Swiss Voters Reject World’s Highest Minimum Wage
In a referendum held yesterday, Swiss voters rejected what would have been the highest minimum wage in the world:
BERLIN — Swiss voters resoundingly rejected on Sunday a proposed minimum wage that would have been the world’s highest, a move widely seen as reflecting an aversion to state intervention in the liberal economic policies that are the bedrock of Switzerland’s prosperity.
Trade unions had sought a minimum hourly wage of 22 Swiss francs, or $24.65, in what they said was an effort to ensure fair salaries for workers in the lowest-paid sectors, such as retailing and personal services. Switzerland has no national minimum wage.
The proposed rate — considerably higher than elsewhere in Europe and more than double the $10.10 President Obama has sought in the United States — found little support in a national referendum, with 76.3 percent opposed, according to initial results released by the government.
Switzerland, as one of the world’s most prosperous countries and home to major international banks and hedge funds, as well as big chemical, pharmaceutical and machinery companies, might seem an unlikely venue for a debate on wage disparity. But unions argued that many people in the lowest-paying sectors of the economy struggled to make ends meet because their wages had not kept up with a cost of living among the highest in the world.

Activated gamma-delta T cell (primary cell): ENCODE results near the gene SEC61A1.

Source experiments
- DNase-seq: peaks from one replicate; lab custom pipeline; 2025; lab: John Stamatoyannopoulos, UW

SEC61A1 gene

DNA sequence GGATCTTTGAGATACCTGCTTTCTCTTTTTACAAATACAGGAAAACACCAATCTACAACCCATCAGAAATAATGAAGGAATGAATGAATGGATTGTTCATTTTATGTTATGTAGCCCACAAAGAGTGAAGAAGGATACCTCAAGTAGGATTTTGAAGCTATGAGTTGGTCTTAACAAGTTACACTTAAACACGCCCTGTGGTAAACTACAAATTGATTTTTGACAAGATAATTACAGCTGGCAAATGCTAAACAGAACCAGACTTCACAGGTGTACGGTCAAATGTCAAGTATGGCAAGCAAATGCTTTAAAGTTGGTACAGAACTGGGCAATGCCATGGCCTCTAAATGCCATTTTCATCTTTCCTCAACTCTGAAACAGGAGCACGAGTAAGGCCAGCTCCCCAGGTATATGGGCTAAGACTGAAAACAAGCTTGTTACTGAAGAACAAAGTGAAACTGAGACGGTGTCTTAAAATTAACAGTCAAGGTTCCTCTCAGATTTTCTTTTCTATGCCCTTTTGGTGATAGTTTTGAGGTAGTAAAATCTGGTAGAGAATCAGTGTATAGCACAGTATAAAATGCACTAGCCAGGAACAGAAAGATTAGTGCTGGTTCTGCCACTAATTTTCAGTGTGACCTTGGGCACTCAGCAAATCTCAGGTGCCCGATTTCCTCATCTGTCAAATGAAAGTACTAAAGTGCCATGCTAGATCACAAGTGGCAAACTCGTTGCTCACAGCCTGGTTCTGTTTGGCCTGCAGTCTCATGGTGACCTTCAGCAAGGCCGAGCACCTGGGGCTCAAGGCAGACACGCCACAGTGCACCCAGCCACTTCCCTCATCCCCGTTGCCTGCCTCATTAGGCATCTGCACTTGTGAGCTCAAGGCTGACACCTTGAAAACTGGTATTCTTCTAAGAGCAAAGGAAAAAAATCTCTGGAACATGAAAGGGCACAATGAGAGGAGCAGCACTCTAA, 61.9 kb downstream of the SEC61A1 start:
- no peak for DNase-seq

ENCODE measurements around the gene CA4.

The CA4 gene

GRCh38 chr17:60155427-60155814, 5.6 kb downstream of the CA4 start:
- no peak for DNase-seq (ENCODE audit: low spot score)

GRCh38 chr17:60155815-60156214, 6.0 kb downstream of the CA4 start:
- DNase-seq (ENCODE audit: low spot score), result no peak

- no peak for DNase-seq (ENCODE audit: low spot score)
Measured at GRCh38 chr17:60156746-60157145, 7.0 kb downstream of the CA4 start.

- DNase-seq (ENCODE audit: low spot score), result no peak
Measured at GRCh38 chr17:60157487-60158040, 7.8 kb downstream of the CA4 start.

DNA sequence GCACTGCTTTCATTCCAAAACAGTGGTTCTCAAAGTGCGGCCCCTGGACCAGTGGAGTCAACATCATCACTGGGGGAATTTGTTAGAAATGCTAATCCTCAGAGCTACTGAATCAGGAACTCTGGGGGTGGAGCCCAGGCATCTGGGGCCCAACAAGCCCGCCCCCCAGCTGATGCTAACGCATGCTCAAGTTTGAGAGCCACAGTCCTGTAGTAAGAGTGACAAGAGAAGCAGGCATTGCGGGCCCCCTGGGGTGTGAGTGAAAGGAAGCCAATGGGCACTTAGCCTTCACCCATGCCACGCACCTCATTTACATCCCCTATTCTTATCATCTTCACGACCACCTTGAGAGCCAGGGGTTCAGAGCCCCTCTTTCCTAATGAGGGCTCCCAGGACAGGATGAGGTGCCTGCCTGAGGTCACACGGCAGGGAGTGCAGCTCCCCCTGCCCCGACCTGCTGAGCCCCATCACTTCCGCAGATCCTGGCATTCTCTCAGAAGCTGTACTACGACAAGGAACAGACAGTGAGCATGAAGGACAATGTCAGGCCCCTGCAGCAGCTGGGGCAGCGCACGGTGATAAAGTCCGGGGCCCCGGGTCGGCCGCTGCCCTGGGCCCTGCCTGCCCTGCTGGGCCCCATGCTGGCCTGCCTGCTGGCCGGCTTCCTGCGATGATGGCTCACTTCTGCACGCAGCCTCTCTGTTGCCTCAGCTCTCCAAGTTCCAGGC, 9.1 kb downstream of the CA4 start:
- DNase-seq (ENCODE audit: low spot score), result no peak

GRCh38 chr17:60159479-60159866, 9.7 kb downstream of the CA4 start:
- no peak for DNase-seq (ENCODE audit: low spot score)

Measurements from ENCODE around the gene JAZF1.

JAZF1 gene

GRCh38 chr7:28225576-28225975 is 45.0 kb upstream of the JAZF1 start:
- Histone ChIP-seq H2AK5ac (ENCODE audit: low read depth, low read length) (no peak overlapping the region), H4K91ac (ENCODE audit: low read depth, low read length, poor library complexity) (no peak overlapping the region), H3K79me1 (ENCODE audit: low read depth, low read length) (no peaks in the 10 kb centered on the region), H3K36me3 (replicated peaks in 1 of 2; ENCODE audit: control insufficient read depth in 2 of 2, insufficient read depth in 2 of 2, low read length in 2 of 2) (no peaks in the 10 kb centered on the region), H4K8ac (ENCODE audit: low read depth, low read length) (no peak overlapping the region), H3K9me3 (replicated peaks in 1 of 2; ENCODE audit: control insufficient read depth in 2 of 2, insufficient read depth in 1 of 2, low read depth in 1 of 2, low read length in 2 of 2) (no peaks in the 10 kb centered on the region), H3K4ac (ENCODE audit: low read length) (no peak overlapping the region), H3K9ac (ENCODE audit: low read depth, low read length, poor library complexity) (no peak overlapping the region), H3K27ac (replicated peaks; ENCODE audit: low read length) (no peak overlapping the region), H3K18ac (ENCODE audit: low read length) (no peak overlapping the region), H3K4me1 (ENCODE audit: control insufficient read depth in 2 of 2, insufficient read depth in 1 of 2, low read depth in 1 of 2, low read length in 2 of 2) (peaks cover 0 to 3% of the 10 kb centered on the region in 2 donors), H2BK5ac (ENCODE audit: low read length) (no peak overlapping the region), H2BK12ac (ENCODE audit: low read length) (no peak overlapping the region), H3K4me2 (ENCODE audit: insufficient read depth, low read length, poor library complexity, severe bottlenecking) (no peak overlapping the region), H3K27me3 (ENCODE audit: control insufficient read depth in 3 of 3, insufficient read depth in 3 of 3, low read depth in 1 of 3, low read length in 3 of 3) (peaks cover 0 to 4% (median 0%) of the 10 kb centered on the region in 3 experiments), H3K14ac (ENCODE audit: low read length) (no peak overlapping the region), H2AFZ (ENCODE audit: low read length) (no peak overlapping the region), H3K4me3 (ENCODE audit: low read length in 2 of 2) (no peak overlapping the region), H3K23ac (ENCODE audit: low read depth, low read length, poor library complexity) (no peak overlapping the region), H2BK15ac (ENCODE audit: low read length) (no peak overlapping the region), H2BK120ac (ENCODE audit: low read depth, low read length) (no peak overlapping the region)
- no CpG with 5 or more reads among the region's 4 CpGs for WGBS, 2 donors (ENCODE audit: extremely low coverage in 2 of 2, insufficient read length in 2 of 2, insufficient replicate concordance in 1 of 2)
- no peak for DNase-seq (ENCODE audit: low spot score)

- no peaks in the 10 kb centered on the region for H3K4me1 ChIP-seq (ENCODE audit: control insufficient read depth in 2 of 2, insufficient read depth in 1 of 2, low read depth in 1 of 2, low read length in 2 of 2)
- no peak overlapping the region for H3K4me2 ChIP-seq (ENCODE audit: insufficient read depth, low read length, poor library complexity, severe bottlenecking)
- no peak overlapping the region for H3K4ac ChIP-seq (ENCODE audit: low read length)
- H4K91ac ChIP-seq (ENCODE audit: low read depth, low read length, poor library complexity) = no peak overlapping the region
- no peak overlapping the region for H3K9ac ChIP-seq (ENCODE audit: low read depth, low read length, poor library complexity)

The vote on Sunday showed, however, that most Swiss do not view low wages as a problem, or at least not one that the government should be asked to fix.
“A fixed salary has never been a good way to fight the problem,” said Johann Schneider-Ammann, the economic minister. “If the initiative had been accepted, it would have led to workplace losses, especially in rural areas where less-qualified people have a harder time finding jobs. The best remedy against poverty is work.”
This just happened to be one of those times where popular will and economic sanity ended up coinciding. When matters like this have been placed before voters in the United States, they have generally passed quite comfortably notwithstanding decades of economic analysis demonstrating the deleterious impact of minimum wage laws on the employment of people at the lowest end of the economic spectrum. Indeed it’s worth noting that in the current debate over this issue in the United States many large retailers are supporting increases in the minimum wage in no small part because they are better situated to absorb the costs of such an increase, perhaps even without passing those costs on to consumers, than their smaller competitors. Obviously, the voters in Switzerland know something that Americans could stand to learn.